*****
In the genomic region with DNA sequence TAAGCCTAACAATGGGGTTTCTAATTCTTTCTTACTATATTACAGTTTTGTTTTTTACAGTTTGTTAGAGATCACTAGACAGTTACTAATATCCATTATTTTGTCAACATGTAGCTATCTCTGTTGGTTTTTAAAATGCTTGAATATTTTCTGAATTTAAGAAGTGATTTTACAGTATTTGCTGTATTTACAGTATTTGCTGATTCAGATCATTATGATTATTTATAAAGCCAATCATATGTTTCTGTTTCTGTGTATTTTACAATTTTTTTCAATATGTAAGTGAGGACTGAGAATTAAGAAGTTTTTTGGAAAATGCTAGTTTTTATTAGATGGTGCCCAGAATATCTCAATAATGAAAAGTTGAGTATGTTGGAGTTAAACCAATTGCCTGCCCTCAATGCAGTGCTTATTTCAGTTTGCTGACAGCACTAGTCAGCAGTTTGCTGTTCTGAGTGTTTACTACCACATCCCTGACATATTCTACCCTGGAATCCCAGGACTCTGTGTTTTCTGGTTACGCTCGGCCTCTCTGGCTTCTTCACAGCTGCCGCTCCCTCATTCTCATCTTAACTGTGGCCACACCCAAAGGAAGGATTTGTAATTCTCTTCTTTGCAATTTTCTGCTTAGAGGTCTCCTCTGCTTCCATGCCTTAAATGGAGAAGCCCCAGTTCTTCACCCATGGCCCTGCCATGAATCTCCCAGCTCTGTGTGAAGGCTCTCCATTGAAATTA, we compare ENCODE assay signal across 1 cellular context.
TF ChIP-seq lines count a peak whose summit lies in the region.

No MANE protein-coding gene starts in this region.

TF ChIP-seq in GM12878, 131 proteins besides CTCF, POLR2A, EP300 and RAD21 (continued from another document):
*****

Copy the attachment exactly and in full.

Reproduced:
In the genomic region with DNA sequence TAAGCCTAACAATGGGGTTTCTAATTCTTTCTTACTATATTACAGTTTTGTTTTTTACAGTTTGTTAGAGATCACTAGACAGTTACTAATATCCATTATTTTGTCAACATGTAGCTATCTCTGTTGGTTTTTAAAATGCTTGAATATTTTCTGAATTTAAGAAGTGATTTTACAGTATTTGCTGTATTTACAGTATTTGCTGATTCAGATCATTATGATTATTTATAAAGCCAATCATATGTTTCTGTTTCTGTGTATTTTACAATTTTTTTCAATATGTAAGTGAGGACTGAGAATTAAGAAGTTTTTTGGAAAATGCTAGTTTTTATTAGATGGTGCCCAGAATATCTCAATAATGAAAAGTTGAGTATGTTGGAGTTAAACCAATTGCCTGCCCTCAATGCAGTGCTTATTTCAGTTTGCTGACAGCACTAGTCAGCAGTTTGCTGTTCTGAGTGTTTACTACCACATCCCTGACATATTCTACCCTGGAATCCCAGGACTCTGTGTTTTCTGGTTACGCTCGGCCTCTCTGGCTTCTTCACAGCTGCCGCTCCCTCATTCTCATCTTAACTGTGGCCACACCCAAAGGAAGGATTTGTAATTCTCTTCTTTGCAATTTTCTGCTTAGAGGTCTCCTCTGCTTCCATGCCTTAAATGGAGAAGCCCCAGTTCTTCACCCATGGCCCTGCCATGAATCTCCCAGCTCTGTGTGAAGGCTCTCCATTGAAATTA, we compare ENCODE assay signal across 1 cellular context.
TF ChIP-seq lines count a peak whose summit lies in the region.

No MANE protein-coding gene starts in this region.

TF ChIP-seq in GM12878, 131 proteins besides CTCF, POLR2A, EP300 and RAD21 (continued from another document):